Constipation or difficulties to pass stools are commonly experienced among adults and children alike. The treating physician may advise a few changes in your diet and habits. In some acute cases of constipation, a few medications such as laxatives are prescribed. However, a long term use of such drugs may lead to formation of habits. Among such meds, osmotic laxatives are widely used for softening your stools. These drugs are sold as prescription meds and also as an over the counter (OTC) formulation. The key task of these drugs is to enhance the availability of fluids (i.e., water) inside your intestine. This action results in softening and easy discharge of stools. Miralax is a widely used osmotic laxative. But, before starting to use this drug, it is recommended to know its likely side effects.

Difficulties to pass stools occur when waste finds it hard to pass through your large intestine (known as colon). As a result, you may need to strain a lot to discharge stool. This condition is often associated with dehydration. Adequate amount of fluids in your system helps in the free movement of stool. On the other hand, a dehydrated body absorbs water from the colon, thus making stools to become hard. An osmotic laxative boosts water movements through colon by osmosis. Once the fluid levels are balanced, colon draws enough water into it. The net result of such osmosis is softening of stools and easy discharge.

Of the several types of osmotic laxatives widely available, two most popular OTC meds are glycolax and miralax. Both these drugs are based on the same generic formulation called polyethylene glycol (PEG). Miralax is mainly used for infrequent episodes of constipation. The drug is known to enhance movements of bowel by making stools to become soft. It is also available with prescriptions. In most cases, people use it as an OTC drug; in such instances, it is important to thoroughly study the instructions printed on the pack. It is a good practice to seek the drug information leaflet from your pharmacist before starting to use miralax.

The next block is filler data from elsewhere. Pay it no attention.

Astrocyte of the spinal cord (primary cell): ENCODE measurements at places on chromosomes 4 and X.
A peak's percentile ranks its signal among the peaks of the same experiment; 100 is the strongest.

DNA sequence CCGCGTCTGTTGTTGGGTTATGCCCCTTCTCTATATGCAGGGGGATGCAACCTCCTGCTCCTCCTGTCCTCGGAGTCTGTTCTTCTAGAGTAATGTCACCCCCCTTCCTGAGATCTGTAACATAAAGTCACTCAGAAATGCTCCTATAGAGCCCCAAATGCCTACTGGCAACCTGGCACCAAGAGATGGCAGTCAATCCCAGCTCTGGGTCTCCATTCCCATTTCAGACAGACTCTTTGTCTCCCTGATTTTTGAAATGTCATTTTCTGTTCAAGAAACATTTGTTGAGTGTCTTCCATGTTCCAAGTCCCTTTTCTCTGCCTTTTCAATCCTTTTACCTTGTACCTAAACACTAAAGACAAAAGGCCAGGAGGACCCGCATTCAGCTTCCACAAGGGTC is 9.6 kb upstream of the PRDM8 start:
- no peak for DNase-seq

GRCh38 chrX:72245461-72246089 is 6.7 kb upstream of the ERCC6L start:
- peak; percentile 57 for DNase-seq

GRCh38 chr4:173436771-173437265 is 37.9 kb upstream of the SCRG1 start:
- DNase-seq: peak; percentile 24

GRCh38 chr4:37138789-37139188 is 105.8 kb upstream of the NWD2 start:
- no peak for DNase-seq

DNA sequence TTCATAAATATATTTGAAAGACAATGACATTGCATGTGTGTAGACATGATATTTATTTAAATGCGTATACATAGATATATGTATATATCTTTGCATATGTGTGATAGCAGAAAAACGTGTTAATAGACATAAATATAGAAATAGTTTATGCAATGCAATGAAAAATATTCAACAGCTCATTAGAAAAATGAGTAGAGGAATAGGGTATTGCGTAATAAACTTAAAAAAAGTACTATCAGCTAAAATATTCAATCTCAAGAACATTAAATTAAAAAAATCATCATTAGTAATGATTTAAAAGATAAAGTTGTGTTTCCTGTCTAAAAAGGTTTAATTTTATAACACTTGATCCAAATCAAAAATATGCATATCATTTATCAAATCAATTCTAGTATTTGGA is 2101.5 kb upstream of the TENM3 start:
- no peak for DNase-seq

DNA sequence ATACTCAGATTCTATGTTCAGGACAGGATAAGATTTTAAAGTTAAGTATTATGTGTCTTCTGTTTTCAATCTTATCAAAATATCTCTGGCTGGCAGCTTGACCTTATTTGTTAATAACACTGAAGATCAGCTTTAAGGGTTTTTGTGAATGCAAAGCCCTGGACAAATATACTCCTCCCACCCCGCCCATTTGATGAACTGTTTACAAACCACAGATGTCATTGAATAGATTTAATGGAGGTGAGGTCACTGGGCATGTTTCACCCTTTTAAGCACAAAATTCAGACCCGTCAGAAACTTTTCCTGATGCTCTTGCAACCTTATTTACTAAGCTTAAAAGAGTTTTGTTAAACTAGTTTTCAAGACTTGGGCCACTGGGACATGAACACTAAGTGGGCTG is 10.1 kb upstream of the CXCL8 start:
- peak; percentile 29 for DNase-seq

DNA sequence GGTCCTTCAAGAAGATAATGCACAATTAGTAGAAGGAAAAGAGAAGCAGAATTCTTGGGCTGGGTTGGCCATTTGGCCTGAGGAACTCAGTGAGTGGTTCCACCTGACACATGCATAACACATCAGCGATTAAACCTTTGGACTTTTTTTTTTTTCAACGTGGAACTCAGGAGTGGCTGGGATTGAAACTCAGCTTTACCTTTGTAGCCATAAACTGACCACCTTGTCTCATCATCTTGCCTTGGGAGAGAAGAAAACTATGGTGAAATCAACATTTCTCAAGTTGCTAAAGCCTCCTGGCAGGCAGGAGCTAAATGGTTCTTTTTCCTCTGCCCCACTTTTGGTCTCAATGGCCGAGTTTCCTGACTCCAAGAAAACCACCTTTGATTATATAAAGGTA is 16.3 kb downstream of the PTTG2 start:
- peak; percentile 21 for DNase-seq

Side effects of miralax

This drug is available in a powder form and as a liquid variant. Its powder form is mixed as per instructions printed in the pack or leaflet. The typical dose is mixed in nearly 150 to 200 ml of water or other such fluids.  You may also mix it in tea, coffee or juices. In case of its liquid form, you are advised to use the measuring device or spoon provided along with the pack. Use of a spoon or ladle from your kitchen runs the risk of an overdose.

Common side effects triggered by miralax include gas formation, flatulence, bloating, pain in abdomen, nausea and other abdominal discomforts. Almost all of these side effects may discontinue soon after a few doses. However, if you continue to witness these discomforts, you are advised to consult your pharmacist or the treating physician as quickly as possible. Some users have witnessed more frequent movements of the bowel; this may lead to more frequent use of toilet to pass stools. In a few cases, this drug has also led to non-stop spells of diarrhea as well as continuous pain in the lower abdomen. A small minority of users have also complained about spotting traces of blood in stools. These side effects may lead to loss of blood as well as essential salts. It is highly recommended to talk to a qualified medical practitioner upon noticing one or more of these adverse side effects.

The above listing does not represent a complete set of likely side effects. Hence, it is likely to experience unlisted discomforts. Upon noticing any new side effects or reactions, it is strongly recommended to talk to your pharmacist as well as the treating doctor. Based on the type of discomforts experienced, your doctor may prescribe safer alternatives or substitutes. Also, if adverse side effects do not disappear on their own or if some of these discomforts are turning worse, it is a safe practice to call 911 as soon as possible. You can also consider reaching out to emergency helpline numbers of the food and drug administration. People living in Canada are advised to contact Health Canada or seek medical attention from the nearest poison control center.

Allergies triggered by miralax

This osmotic laxative is unlikely to trigger major allergic reactions. In very uncommon cases, a few users experienced allergies such as rashes on skin or hives, itchiness, internal swelling, inflammation of lips, throat, etc. Allergic reactions may also lead to acute levels of drowsiness or dizziness as well as breathing problems such as shortness of breath, gasping and wheezing. In case of witnessing an extreme episode of dizziness, you are advised not to drive or perform activities needing high level of focus or concentration – such as, driving or working on heavy machinery.

Safety precautions for avoiding / minimising the side effects of miralax